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Millipedes

General Facts:

Millipedes are arthropods characterised by having two pairs of jointed legs on most body segments. Each double-legged segment is a result of two single segments fused together as one. Most millipedes have very elongated cylindrical or flattened bodies with more than 20 segments, while pill millipedes are shorter and can roll into a ball. Although the name "millipede" derives from the Latin for "thousand legs".

Most millipedes are slow-moving detritivores, eating decaying leaves and other dead plant matter. Some eat fungi or suck plant fluids, and a small minority are predatory. Millipedes are generally harmless to humans, although some can become household or garden pests, especially in greenhouses where they can cause severe damage to emergent seedlings. Most millipedes defend themselves with a variety of defensive chemicals secreted from pores along the body, although the tiny bristle millipedes are covered with tufts of detachable bristles. Reproduction in most species is carried out by modified male legs called gonopods which transfer packets of sperm to females.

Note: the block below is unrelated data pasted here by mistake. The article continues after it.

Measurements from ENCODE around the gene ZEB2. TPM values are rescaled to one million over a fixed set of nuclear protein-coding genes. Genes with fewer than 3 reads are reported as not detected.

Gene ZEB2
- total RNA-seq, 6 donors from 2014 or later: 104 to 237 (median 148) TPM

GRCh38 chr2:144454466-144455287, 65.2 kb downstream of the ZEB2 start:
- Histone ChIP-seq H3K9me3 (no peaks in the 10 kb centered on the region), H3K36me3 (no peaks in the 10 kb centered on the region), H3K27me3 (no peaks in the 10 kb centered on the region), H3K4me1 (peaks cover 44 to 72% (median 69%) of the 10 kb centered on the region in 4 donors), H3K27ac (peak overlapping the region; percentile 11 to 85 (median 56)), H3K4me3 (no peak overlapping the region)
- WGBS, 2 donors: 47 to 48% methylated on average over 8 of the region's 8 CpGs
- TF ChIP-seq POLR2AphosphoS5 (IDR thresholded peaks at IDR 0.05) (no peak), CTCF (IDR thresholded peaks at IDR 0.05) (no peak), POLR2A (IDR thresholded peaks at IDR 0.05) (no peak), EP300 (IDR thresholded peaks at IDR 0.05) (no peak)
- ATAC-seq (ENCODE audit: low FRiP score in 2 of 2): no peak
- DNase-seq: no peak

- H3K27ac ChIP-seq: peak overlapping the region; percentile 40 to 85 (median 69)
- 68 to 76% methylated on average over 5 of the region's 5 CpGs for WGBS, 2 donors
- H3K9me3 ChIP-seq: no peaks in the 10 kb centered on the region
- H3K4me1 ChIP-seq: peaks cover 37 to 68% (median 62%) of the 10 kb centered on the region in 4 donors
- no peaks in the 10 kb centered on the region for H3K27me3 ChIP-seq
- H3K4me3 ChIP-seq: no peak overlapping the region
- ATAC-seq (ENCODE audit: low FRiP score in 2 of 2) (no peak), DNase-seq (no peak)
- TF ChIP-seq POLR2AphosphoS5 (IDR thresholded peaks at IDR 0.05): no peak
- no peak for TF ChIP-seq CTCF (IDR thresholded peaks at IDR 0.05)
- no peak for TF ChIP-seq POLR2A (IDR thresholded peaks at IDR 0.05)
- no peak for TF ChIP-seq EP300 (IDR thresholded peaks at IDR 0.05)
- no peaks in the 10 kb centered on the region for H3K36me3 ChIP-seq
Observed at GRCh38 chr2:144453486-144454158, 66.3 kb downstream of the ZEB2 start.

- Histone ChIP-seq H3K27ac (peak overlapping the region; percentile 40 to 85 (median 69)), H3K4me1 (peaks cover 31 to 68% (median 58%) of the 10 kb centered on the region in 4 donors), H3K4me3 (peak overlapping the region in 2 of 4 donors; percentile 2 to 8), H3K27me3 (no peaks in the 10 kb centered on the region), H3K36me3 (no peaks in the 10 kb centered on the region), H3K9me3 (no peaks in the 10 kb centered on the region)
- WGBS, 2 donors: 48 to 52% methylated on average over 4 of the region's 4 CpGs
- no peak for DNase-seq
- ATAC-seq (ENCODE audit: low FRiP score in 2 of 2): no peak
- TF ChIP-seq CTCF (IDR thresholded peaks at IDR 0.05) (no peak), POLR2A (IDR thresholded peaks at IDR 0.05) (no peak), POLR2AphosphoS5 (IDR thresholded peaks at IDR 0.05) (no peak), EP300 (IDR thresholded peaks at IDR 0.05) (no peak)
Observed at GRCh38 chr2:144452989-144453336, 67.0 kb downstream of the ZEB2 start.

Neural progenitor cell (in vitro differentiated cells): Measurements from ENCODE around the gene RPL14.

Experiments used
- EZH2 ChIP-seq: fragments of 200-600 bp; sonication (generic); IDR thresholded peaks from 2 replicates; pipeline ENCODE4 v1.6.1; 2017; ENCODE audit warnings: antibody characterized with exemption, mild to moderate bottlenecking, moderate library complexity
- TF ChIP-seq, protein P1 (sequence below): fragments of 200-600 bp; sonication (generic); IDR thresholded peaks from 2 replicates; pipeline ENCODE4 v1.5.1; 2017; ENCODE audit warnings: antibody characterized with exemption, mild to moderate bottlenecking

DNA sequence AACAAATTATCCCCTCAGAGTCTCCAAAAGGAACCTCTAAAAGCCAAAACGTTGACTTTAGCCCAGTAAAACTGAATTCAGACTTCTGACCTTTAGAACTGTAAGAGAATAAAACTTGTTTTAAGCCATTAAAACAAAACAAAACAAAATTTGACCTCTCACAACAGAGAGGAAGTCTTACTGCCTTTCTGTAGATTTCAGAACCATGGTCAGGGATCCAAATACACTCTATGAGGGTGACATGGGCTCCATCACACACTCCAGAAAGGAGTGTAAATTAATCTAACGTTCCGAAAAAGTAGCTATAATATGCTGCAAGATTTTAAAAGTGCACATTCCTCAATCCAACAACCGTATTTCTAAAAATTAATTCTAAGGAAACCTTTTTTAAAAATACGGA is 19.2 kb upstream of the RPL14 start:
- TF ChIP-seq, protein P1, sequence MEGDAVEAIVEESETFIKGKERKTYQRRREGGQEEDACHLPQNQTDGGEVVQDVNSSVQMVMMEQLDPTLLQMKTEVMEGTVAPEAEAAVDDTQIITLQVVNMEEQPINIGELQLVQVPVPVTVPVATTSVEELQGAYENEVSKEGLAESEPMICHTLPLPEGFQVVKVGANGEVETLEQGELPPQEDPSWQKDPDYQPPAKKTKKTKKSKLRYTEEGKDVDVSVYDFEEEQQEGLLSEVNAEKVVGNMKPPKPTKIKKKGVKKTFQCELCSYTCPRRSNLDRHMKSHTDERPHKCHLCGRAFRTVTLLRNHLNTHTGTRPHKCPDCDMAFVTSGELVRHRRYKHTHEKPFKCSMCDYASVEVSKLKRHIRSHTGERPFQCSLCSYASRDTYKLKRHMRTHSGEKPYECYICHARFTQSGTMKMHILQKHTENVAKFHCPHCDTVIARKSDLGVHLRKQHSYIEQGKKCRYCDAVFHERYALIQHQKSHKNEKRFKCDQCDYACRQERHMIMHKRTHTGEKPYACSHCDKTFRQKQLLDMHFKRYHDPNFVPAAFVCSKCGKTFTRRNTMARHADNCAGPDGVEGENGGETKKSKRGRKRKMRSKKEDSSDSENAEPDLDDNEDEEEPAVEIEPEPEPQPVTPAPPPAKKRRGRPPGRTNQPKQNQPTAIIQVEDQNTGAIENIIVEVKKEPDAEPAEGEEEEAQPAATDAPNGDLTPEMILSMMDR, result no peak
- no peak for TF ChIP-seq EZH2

Millipedes are some of the oldest known land animals, first appearing in the Silurian period. Some members of prehistoric groups grew to over 6 ft 7 in, while the largest modern species reach maximum lengths of 11 to 15 in. The longest extant species is the giant African millipede.

 

Control:

Millipedes that wander indoors usually die in a short time because of the dryness, and spraying cracks, crevices and room edges is not very useful. Sweeping or vacuuming up the invaders and discarding them is the most practical option.They are harmless; they do not feed upon building structures or furnishings and they can not bite or sting and they can’t reproduce indoors.

Controls for millipedes are aimed at keeping millipedes outdoors or reducing their numbers at the source. Cracks, gaps and other points of entry around windows and doors and in foundation walls should be sealed if possible. Removing organic matter such as plant mulch and dead leaves from against the house may help, and damp conditions around the house foundation should be corrected. Pesticides around the perimeter of the home will help reduce millipede numbers but won’t eliminate the problem.